Niagara Gazette — Those working and shopping at Wegmans on Saturday had a chance to enjoy a little cake — a celebration of the business once again being named to Fortune magazine’s 100 Best Companies to Work For.
This year, Wegmans Food Markets ranked No. 12. For the family owned supermarket chain, it’s the seventh year in a row that it has appeared on the list. Wegmans is one of only 13 companies that have been on the list since it began in 1998, and a such is recognized as one of 2014’s Best Companies All Stars.
“Our employees make Wegmans a place where customers feel happy and cared about, and my job is to make sure our employees feel that way, too,” says CEO Danny Wegman. “What’s most important to us is that our employees feel that Wegmans is a great place to work.”
From the upcoming Fortune article, “College students, take note: Almost half of employees are 25 or younger at this family-owned grocery retailer on the East Coast. Flexible scheduling, an employee scholarship program, and stretch assignments help young employees grow within the company, and 66% percent of jobs are filled through internal promotions.”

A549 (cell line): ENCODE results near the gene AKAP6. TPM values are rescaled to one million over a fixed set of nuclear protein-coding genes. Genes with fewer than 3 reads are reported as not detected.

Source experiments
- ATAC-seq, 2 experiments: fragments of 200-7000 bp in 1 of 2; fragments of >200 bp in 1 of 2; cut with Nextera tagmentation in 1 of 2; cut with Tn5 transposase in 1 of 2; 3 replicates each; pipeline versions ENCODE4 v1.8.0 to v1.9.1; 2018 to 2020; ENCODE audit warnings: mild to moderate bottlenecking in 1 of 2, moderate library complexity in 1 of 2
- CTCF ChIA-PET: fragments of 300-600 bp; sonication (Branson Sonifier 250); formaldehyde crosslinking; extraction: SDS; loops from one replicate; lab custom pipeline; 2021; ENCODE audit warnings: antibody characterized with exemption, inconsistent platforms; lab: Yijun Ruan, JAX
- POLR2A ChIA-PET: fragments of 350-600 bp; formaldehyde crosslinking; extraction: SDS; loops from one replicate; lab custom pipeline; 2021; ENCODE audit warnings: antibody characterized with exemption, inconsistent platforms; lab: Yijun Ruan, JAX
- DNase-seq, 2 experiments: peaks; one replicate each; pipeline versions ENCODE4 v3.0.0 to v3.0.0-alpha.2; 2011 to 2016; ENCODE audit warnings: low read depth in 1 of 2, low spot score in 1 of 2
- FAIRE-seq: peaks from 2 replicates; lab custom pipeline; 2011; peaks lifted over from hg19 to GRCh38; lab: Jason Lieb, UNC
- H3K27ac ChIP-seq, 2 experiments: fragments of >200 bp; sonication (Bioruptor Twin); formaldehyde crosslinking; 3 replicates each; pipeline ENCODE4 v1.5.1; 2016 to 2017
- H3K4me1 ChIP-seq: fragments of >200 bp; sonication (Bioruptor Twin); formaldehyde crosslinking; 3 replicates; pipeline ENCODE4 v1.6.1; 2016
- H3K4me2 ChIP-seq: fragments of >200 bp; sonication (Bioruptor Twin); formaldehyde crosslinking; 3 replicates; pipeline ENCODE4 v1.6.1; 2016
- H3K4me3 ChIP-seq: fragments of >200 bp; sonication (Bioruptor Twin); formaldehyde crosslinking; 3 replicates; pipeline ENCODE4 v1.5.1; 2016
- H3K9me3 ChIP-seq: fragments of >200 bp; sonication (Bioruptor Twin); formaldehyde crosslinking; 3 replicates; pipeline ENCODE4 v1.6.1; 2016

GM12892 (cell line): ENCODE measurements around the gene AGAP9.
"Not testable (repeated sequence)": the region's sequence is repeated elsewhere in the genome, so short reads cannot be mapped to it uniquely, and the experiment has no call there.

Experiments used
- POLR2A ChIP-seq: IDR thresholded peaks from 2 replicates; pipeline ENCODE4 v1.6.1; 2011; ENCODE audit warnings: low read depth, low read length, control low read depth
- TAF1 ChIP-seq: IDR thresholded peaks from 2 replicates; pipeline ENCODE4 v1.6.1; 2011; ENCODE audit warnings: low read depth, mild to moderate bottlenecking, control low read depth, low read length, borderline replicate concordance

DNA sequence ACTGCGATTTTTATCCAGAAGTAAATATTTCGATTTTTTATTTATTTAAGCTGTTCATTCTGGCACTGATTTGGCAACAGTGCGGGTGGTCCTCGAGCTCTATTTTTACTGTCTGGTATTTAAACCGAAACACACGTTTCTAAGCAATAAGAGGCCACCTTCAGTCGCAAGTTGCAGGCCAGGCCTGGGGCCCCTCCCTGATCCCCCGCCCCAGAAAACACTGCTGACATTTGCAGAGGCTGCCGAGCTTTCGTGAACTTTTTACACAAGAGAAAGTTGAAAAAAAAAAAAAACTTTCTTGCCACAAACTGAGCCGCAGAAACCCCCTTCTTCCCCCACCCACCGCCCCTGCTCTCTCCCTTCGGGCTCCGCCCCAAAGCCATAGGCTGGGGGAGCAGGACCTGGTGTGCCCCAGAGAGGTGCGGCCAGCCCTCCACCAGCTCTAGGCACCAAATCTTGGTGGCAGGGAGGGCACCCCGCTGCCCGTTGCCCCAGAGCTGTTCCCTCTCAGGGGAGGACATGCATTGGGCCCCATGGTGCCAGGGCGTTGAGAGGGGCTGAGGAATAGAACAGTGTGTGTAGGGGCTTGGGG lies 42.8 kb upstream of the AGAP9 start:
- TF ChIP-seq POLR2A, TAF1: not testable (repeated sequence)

The Feb. 3 issue of Fortune magazine will be on sale beginning today.
To pick the 100 Best Companies to Work For, Fortune partners with the Great Place to Work Institute to conduct the most extensive employee survey in corporate America; 257 firms participated in this year’s survey. More than 252,000 employees at those companies were surveyed by the institute, a global research and consulting firm operating in 45 countries around the world.
Earnings down, profits up at M&T Bank
M&T Bank saw reduced earnings for the last quarter of 2013, while measuring an increase in year-end profits.
Fourth quarter net income totaled $246 million, down from the $296 million reported for the same quarter a year ago and the $294 million reported for the third quarter of 2013.
For all of 2013, M&T reported net income of $1.16 billion. That’s up from $1.03 billion in 2012.
The bank said it was hit by higher costs related to ongoing regulatory matters and lower mortgage-banking revenue.